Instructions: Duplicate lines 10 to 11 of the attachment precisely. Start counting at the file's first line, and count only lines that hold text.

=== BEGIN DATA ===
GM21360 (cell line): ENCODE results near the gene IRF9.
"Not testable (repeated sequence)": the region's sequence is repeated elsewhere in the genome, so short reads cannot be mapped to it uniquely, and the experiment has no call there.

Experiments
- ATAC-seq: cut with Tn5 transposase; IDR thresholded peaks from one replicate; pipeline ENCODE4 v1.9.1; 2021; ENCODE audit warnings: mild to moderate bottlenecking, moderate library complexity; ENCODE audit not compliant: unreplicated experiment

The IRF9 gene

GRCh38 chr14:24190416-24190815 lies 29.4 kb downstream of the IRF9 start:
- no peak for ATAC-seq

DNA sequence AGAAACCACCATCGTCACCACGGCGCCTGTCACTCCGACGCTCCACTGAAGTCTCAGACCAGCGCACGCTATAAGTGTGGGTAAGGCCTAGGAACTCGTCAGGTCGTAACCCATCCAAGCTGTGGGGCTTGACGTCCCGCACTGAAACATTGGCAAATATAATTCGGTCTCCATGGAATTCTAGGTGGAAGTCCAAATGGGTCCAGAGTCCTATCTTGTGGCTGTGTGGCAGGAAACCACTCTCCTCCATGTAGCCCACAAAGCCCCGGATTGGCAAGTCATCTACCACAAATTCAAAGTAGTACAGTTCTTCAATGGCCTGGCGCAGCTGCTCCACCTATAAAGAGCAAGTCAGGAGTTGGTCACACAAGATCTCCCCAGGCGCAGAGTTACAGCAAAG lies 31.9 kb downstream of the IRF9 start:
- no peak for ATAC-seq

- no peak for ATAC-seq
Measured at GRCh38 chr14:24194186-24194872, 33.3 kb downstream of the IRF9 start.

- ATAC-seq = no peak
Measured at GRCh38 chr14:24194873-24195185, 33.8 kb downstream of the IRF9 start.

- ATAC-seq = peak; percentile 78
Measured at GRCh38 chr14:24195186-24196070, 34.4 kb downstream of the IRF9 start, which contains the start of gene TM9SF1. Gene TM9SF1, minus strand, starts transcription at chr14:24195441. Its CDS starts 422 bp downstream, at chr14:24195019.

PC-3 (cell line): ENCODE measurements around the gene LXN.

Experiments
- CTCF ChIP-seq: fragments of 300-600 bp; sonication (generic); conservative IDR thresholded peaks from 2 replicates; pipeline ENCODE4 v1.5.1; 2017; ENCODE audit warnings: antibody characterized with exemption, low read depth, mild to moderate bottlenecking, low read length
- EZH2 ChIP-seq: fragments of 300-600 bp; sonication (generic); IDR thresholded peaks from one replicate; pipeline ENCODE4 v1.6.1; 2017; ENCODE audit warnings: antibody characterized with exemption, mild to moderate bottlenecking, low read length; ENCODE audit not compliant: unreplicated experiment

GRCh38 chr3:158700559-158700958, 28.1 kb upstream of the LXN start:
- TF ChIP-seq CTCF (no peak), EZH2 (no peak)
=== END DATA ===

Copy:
- no peak for ATAC-seq
Measured at GRCh38 chr14:24194186-24194872, 33.3 kb downstream of the IRF9 start.